DEAR ABBY: This is in response to "Still Connected in Boise," whose cell phone was stolen when she left it on the seat in her car. My husband and I had a similar experience last year.
We were having a dish antenna installed in our home in Mexico to improve both TV and Internet reception. This installation took two days -- from morning into evening. Because the team of three men worked so hard, we provided dinner for them and a place to nap for the young wife of the team supervisor.
The morning after the installation was complete, I was to take a long car trip, and being in a strange country, decided to take my cell phone for safety. Imagine my surprise when we realized that our cell phone was missing! Like "Boise," we tried calling the phone number, but by that time the phone had been reprogrammed, and our number was no longer in service. We telephoned the supervisor to explain the situation. We were assured that the thief couldn't possibly have been one of his trusted employees, even though the ability to reprogram the phone indicated otherwise.
Months later, when we returned to our home in Mexico, there was a message waiting for us from the supervisor. We called him, and he apologized profusely, explaining that one day shortly after the original incident (but after our departure from Mexico), he saw one of his employees using our cell phone. The phone was confiscated, and the man was promptly fired. After speaking with us, this sweet man drove all the way from his city to ours in a borrowed car to return the phone. It still amazes us that after all those months, he went to the trouble to make things right for a customer he would probably never see again. -- CAROLE S. IN PITTSBURGH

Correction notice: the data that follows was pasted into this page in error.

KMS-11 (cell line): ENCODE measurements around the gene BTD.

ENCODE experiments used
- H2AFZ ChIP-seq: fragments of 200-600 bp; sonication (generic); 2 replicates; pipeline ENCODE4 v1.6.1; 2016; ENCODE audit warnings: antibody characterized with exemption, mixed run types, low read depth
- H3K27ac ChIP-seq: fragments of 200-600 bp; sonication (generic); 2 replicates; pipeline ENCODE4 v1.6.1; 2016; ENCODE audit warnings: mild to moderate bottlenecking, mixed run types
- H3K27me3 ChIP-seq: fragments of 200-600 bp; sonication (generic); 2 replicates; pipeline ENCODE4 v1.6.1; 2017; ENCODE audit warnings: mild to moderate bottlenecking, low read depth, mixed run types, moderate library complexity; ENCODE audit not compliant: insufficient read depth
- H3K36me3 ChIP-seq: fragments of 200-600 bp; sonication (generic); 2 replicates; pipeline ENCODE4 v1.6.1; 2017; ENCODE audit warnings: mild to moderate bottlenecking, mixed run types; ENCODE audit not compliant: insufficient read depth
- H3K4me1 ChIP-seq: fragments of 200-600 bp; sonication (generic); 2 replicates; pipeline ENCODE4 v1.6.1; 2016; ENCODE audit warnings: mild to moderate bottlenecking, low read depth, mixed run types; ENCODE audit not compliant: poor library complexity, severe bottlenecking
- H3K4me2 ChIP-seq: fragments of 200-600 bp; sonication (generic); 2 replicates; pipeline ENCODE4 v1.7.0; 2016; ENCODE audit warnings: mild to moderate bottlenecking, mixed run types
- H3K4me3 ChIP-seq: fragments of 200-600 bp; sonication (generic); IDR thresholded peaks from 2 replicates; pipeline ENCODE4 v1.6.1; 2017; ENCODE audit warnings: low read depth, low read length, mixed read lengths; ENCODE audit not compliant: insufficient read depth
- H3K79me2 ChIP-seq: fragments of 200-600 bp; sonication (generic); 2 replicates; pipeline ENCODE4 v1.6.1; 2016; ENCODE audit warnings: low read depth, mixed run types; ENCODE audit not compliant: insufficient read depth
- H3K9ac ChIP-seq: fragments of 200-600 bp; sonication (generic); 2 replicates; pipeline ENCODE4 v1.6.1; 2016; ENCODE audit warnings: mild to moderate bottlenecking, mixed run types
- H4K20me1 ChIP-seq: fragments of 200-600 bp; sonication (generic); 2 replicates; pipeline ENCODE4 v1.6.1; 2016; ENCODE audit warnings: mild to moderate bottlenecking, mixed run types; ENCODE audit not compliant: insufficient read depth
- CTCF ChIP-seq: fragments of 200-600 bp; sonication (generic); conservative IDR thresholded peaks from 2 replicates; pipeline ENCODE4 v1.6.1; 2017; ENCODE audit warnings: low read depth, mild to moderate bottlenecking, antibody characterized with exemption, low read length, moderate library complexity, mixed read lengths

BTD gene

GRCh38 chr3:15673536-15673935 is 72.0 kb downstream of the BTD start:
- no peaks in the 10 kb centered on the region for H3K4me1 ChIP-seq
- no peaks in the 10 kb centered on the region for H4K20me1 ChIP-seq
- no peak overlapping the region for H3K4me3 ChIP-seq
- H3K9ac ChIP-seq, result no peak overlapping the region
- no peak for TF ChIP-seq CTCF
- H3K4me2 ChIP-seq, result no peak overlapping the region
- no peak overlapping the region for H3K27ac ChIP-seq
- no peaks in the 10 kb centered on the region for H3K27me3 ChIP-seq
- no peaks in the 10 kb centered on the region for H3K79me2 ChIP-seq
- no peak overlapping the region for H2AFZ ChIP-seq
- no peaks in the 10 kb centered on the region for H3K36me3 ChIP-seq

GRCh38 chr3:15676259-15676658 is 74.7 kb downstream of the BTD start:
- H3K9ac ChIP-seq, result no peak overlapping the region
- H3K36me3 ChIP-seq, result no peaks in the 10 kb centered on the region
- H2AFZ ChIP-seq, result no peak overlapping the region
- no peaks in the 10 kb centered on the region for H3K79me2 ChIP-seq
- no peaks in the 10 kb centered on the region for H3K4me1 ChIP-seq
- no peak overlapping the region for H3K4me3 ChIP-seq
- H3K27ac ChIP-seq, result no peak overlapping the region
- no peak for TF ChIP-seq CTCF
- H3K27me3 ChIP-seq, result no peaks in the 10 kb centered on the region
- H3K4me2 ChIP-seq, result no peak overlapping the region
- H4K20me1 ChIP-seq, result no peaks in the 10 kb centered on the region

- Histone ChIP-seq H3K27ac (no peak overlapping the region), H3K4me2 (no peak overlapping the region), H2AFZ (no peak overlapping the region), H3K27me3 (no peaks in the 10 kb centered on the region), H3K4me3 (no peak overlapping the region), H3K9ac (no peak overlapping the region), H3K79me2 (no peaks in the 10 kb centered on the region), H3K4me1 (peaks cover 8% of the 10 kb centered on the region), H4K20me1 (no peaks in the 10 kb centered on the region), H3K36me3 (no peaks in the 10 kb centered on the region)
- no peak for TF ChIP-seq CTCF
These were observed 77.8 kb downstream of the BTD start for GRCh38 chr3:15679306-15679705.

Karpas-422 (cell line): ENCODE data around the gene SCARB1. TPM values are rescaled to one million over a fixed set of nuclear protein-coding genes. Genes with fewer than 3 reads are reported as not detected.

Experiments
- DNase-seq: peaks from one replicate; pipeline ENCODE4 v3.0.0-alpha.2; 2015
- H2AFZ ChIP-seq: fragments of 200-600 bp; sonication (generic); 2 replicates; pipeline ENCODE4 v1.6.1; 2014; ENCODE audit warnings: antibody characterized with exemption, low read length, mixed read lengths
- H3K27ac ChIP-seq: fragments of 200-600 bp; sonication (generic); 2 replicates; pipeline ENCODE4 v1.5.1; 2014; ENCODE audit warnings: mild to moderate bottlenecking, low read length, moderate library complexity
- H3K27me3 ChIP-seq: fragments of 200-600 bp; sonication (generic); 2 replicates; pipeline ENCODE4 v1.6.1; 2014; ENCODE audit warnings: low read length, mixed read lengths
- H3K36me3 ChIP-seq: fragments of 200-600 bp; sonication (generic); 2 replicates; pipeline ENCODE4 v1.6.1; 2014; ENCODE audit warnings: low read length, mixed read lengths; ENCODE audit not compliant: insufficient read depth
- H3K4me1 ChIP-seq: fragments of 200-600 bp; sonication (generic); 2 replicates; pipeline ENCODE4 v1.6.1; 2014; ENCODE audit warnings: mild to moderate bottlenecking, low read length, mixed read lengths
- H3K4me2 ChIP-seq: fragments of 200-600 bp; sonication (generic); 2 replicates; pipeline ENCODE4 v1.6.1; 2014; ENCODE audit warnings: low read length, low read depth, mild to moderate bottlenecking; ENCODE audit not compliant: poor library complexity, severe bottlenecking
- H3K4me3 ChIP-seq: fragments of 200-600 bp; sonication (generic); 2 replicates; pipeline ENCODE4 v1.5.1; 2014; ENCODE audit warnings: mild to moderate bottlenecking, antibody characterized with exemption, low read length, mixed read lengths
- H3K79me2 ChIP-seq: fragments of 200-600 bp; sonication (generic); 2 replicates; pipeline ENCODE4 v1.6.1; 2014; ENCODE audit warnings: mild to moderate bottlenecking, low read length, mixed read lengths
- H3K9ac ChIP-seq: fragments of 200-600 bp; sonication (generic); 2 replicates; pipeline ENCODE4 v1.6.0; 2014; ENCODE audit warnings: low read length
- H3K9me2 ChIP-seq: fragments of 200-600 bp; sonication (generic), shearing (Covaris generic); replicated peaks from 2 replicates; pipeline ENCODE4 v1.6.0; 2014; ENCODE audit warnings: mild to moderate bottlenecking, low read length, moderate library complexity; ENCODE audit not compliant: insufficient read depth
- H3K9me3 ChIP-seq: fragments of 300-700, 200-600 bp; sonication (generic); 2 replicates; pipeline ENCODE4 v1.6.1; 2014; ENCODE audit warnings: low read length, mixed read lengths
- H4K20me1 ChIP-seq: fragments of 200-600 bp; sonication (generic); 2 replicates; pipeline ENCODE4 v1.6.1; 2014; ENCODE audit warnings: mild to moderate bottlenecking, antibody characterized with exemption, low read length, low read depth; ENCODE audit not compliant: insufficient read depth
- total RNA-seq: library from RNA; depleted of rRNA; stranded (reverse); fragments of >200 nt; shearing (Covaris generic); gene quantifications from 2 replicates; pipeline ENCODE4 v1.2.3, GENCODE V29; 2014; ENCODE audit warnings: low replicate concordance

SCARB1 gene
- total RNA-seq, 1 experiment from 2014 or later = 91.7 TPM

DEAR CAROLE: Thanks for an upper of a letter. The supervisor for your installation job was a man of sterling character. There are no time limits for fulfilling one's responsibilities. His employer is fortunate to have such a terrific representative. Although he may never see you again, I'm willing to bet that if anyone mentions having electronic equipment installed in your presence, you'll give the supervisor's company a heartfelt endorsement.
P.S. I hope you'll clip this column and send it with a letter of thanks to that man's boss. It belongs in his employment file.
DEAR ABBY: Here is a tip for people who send holiday or special-occasion cards or letters. PLEASE DATE THEM! Many of us keep these greetings as mementos and delight in reviewing them at a later date. It's nice to know when the greeting was sent, and postmarks are not always legible. Dating all correspondence is helpful to the recipients, and numbering pages is also a good idea. -- DATED IN WICHITA, KAN.
DEAR DATED: Smart thinking! And remember to include your last name, just in case Aunt Betty knows seven Mary Janes. A telephone number and return address would also be helpful, especially if you have moved and haven't shared that information with all your relatives and friends.
CONFIDENTIAL TO MY READERS: Ninety-four percent of homes now have smoke alarms, but one in five of them will not sound in case of fire because the batteries are worn or missing. Daylight-saving time ends early tomorrow morning, and it will be time to reset your clocks. Pick up new batteries for your smoke alarms today -- and insert them when you set your clocks back tomorrow. Make it an annual ritual to perform these changes together. It could not only save your life, it will also get you to work on time on Monday!
For an excellent guide to becoming a better conversationalist and a more attractive person, order "How to Be Popular." Send a business-size, self-addressed envelope, plus check or money order for $3.95 ($4.50 in Canada) to: Dear Abby Popularity Booklet, P.O. Box 447, Mount Morris, IL 61054-0447. (Postage is included.)
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